Silver-based perovskites with anti-microbial properties could be useful in tissue engineering

A new study, led by Dr. Shayanti Mukherjee at the Australian Hudson Institute (a leading Australian translational medical research institute), has found that perovskites materials can have anti-microbial properties, without toxic side effects to human cells.

Perovkites may close the gap in tissue engineering image(A) process of perovskite synthesis; (B) preparation of electrospinning solution with perovskite. Image from Nanomaterials

Dr Mukherjee and her team, who already have a significant program researching new bio-degradable nanomeshes to revolutionize treatments for pelvic organ prolapse (POP), have shown for the first time that perovskites can be used as additives to engineer human tissue implants.

Peppermint oil and walnut aroma to enable HT material that prevents lead leakage in perovskite solar cells

Researchers at the Pohang University of Science & Technology (POSTECH) have developed eco-friendly-solvent processable hole transport polymers by using peppermint oil and walnut aroma food additives and the polymer can prevent lead leakage.

The POSTECH research team consisted of Prof. Taiho Park and Junwoo Lee, that developed Alkoxy-PTEG - hole transport polymers that could be dissolved in peppermint oil, by applying ethylene glycol side chains when producing perovskite solar cells. Also, the team confirmed that this polymer captured leaking lead in aging perovskite solar cells.

New lead sequestration technique could make for safer lead-based perovskite solar cells

Researchers at Northern Illinois University and the U.S. Department of Energy’s (DOE) National Renewable Energy Laboratory (NREL) in Colorado have reported on a potential breakthrough in the development of hybrid perovskite solar cells.

Led by Tao Xu of NIU and Kai Zhu of NREL, the scientists have developed a technique to sequester the lead used to make perovskite solar cells and minimize potential toxic leakage by applying lead-absorbing films to the front and back of the solar cell.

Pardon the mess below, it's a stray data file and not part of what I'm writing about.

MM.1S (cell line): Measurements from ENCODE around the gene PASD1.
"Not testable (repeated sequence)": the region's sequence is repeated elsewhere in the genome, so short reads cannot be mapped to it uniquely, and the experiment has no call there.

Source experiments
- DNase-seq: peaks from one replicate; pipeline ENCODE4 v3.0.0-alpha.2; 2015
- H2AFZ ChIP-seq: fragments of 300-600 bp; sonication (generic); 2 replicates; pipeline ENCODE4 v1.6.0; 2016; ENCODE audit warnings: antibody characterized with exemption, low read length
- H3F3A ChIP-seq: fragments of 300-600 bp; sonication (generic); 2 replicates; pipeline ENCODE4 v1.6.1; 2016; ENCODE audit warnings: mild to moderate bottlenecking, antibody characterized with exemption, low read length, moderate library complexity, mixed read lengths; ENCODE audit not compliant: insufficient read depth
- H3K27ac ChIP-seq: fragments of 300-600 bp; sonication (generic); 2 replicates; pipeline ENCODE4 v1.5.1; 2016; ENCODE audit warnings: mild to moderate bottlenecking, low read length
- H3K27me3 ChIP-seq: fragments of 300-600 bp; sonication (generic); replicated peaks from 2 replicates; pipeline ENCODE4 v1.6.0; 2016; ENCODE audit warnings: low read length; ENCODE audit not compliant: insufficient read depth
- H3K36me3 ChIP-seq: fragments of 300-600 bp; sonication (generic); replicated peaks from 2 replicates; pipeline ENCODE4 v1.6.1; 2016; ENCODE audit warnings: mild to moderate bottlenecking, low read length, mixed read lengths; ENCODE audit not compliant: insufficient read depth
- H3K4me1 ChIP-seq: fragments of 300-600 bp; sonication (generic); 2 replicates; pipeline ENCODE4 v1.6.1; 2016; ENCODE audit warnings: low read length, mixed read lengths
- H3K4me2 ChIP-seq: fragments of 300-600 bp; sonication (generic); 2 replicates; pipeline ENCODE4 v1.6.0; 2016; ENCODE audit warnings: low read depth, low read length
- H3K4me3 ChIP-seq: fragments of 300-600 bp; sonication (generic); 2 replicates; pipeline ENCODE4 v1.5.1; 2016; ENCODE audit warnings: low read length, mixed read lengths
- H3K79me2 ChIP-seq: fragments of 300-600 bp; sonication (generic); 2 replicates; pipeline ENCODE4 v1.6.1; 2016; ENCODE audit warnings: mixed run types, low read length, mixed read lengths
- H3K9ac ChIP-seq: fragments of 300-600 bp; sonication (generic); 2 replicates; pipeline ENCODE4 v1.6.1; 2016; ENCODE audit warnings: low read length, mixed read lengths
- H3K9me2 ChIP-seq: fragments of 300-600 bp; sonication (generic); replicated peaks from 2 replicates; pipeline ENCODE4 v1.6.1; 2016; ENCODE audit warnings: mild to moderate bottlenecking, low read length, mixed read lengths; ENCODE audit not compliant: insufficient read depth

HZB-led team finds that plants absorb more lead from perovskite solar cells than expected

Researchers led by Prof. Antonio Abate at the Helmholtz-Zentrum Berlin have designed a study to investigate lead hazards relating to perovskite soar cells. They cooperated with plant scientists from the Fujian Agriculture and Forestry University, China, where the experiments were carried out, and with a group from the university of Naples, Italy.

Comparison of mint plants grown on control and PSC soils imageMint plants grown on control soil (left) and perovskite-contaminated soil (right). Credit: Nature

The plant experts prepared contaminated soil samples with different concentrations of lead from either perovskite solar cells or other lead sources and cultivated different plants. After a growth period, they analyzed the lead content in leaves and other parts of the plant. They found that lead from perovskite solar cells is 10 times more bioavailable than lead from other industrial sources.

Chalcogenide perovksites found promising for PV and waste heat recovery

Researchers from Lehigh University in Pennsylvania have found that metal chalcogenide perovskites can be used as a thermoelectric material that can convert thermal energy from the sun to usable electric power.

Metal chalcogenide perovskites, with their nontoxic elemental composition, are known to offer greater thermal and aqueous stability than organic-inorganic halide perovskites. This means that they may be more suitable than other materials in the perovskite family to address the two biggest issues in commercial solar cell production: low thermal stability and toxicity.